We agreed to break up into 2 teams of 6 and 7 divers. The first team would head down, do their best to attach lift bags where they could and start cutting netting away as the situation provided. Each team consisted of 3 people doing the cutting and lifting, with the other members watching out as safety divers. Ron Moore and Bert filled out the team by filming the entire underwater story.
The typical setup for a diver was 2 tanks on their back with at least one spare tank strapped under their arm. Some of them had 2 spare tanks! With all that gear on they were adding about 125 pounds to their body weight. Not exactly streamlined in the water, William threw a rope in the water and towed the whole team to the float marker that was attached to the mast of the Infidel.
Because this is so deep, each diver needs to come up very slowly and take 1-5 minute decompression stops at 40, 30, 20 and 15 feet. So even though you are only on the site for 10 to 18 minutes, each dive takes about an hour in total. As the team got back to the Captain Jack, we were met with tales of awe and disbelief. Struck by a magnitude of the size of the net, and wondering how in the heck are we going to get that whole thing off of there.
I went down with the second team. Don Robarge and I were the only ones of the entire group that were not qualified to go past 120 feet, so we stayed near the top of the mast and looked down at the team doing their incredible work. Attaching lift bags every 20 or so feet, finding a strategic place to start cutting and then putting more air in the bags to send them to the surface. I could not believe what I was seeing. These people were risking their lives so that no more animals, no matter how big or small, would meet a slow, agonizing death in this killer net.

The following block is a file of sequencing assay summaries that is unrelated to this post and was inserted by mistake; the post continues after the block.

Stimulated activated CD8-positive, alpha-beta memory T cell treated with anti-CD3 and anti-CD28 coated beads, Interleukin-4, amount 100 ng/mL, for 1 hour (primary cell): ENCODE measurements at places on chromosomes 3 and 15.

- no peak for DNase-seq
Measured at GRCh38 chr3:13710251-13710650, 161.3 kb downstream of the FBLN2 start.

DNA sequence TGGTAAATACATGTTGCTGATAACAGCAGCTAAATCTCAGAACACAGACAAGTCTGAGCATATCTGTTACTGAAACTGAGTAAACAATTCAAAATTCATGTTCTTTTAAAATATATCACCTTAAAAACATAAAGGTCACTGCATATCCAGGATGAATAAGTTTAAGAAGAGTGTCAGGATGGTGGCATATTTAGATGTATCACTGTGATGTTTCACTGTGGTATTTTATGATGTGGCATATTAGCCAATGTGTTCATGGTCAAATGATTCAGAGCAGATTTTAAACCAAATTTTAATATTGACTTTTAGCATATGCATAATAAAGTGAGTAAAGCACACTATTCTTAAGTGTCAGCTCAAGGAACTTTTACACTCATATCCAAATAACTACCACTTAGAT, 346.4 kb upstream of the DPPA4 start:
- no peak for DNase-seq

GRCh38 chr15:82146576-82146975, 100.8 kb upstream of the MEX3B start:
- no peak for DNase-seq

As soon as we got back to Avalon I called Louis Sahagan and told him that we were going out again Sunday morning. He said he would meet us at the dock in time for our 9am departure.
Louis interviewed a lot of the participants that day, and Bob Chamberlin took a bunch of great photos. It was great to have them along. They turned out to be great guys who were deeply affected by what was transpiring in front of their eyes. By the end of the day we had removed about 1,500 pounds of net. It was a hugely successful day, no injuries and nothing but beaming smiles on everyone's face.
I think Louis's account of the day was fantastic, and apparently so did others. He got back to the mainland around 5pm and his article showed up on the front page of the California section Monday morning.
I had no idea what would transpire. Within hours I was getting calls and email from around the country. The Associated Press distributed the story on their list. I got calls from radio and TV. I was interviewed by KABC, KNX and NPR radio. KTLA and FOX news interviewed me at my house for the evening news. KCET has expressed interest in the story. People magazine interviewed me for a possible story. Several local news and magazine company's have called about information. It was mind boggling to me how one article could do so much for a cause. Thank you, Louis Sahagan of the Times for seeing to it that this story saw the light of day and writing an excellent piece that conveyed the conviction and dedication of all the people involved in this project!
As I climbed aboard the Captain Jack I was overcome with gratitude. I wanted to hug everyone for putting their differences aside to make the oceans a little safer. ODA has gone through many programs over the years and this was not only the biggest in terms of the size of the net, but also in terms of putting so many people together for a common cause.
I called ODA an alliance because I knew there were going to be times like this when the project would be too big for us to handle. Now we had people from 3 different, and competing dive shops setting aside all else to help rid the oceans of one more deadly net. Just amazing....
Founder & President
Ocean Defenders Alliance